meeting : "So far from home: A Karenni famiily in America."
02 June 2015.
talk by John Chaimov
last decade, some 75,000 mostly ethnic minority Burmese have been
resettled from the string of United Nations refugee camps along the
border of Thailand and Myanmar to the United States. They come with
hopes for safety, community, new friendships, education, rewarding
careers, upward social mobility, just plain physical mobility, family.
Some of the Burmese newcomers are somewhat able to achieve some of
these goals; most fall short in many of them. In that mixed bag of
modest successes and perpetually deferred dreams lies the story of
many, perhaps most immigrants to America.
My friendship with Bleh
Sie began half a dozen years ago, when I met him and some other members
of his family at the Baan Mae Surin refugee camp a few hours' drive out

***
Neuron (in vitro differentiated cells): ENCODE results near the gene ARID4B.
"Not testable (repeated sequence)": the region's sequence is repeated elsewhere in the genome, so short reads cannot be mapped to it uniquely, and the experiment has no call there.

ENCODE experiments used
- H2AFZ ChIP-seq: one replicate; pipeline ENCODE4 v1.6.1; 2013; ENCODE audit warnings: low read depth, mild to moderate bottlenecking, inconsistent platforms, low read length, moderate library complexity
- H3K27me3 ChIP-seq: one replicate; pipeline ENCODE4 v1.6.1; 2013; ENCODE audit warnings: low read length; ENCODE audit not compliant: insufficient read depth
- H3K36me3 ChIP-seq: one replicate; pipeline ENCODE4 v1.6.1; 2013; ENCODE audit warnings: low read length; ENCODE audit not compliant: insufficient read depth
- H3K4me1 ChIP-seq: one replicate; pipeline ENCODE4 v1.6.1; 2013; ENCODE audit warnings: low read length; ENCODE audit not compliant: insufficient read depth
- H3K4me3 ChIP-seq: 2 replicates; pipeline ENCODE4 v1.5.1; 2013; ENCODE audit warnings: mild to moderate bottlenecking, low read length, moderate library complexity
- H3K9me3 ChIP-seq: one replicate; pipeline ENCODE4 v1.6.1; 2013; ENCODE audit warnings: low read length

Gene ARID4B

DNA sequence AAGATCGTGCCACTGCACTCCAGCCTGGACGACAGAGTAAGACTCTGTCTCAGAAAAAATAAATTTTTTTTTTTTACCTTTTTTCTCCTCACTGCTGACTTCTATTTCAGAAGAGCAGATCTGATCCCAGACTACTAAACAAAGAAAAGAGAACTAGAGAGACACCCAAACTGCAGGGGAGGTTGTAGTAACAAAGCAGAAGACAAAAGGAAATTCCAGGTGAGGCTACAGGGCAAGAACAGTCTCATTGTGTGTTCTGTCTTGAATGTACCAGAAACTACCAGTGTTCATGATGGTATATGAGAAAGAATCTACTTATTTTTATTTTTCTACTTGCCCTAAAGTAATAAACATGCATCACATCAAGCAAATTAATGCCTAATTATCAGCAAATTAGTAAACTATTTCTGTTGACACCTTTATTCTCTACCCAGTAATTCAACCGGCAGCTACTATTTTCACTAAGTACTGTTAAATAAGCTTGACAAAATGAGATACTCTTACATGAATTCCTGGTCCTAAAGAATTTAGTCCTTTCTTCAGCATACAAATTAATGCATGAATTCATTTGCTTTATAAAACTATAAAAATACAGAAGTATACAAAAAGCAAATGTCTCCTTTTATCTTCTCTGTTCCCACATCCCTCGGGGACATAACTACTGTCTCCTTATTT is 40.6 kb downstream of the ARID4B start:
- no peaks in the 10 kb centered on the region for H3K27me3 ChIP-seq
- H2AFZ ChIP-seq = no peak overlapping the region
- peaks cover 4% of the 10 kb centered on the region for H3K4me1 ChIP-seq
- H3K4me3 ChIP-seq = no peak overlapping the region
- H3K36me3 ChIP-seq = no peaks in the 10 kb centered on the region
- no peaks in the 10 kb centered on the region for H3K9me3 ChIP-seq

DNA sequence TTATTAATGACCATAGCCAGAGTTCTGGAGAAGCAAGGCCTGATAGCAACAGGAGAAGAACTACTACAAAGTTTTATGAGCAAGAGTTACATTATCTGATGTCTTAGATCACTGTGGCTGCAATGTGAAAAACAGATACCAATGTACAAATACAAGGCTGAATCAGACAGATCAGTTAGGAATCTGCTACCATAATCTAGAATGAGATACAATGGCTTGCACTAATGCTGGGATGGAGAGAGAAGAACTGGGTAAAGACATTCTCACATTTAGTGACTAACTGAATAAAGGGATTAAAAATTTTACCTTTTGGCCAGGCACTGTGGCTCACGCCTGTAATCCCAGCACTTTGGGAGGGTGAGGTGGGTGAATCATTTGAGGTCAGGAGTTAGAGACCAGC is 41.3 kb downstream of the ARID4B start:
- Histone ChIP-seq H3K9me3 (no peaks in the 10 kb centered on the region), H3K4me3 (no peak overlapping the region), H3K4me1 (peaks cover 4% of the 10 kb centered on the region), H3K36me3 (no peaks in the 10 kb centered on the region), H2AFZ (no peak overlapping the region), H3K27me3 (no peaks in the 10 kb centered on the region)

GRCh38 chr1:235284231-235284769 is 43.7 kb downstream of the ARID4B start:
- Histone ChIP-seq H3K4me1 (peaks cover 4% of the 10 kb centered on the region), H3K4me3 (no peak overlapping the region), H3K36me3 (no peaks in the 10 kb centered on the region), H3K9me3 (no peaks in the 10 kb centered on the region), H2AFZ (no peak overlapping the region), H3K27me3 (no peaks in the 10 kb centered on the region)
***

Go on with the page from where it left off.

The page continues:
of Mae Hong Son. Bleh Sie and his friends asked questions, hard
questions, about the life they could expect to lead in the U.S. As we
sat on the floor of their bamboo hut, I struggled to give them an
honest account of the joys and dangers they might face.
In late 2010
he was resettled to the United States and in 2011 moved with assorted
other family members to my city, where our friendship has continued.
talk pictorially illustrates his life in two worlds as a sort of
animated family photo album and compares his experience as an immigrant
in a place with few other of his ethnic compatriots to the experience
of relatives who settled in Burmese enclaves in the United States. The
narrative below, which was written independent of the family album,
brings to life Bleh Sie's journey to Thailand and to the U.S. as a
person whose itinerant life is both age-old and engagingly new, at once
like that of many others and full of
Chaimov received his doctorate in comparative literature at the
University of Chicago. He chairs the Department of Foreign Languages at
Coe College, Cedar Rapids, Iowa, USA, where he also directs an
interdisciplinary program in international studies. Through the
generosity of the Chiang Mai NGO WEAVE, he visited a Burmese refugee
camp in 2009, and in the intervening years several friends he made
there have come to live near him in Iowa. Together they reminisce, hang
out, travel, fish, and dream.
Want to read more?
(PDF File for downloading or reading on line - 10 pages).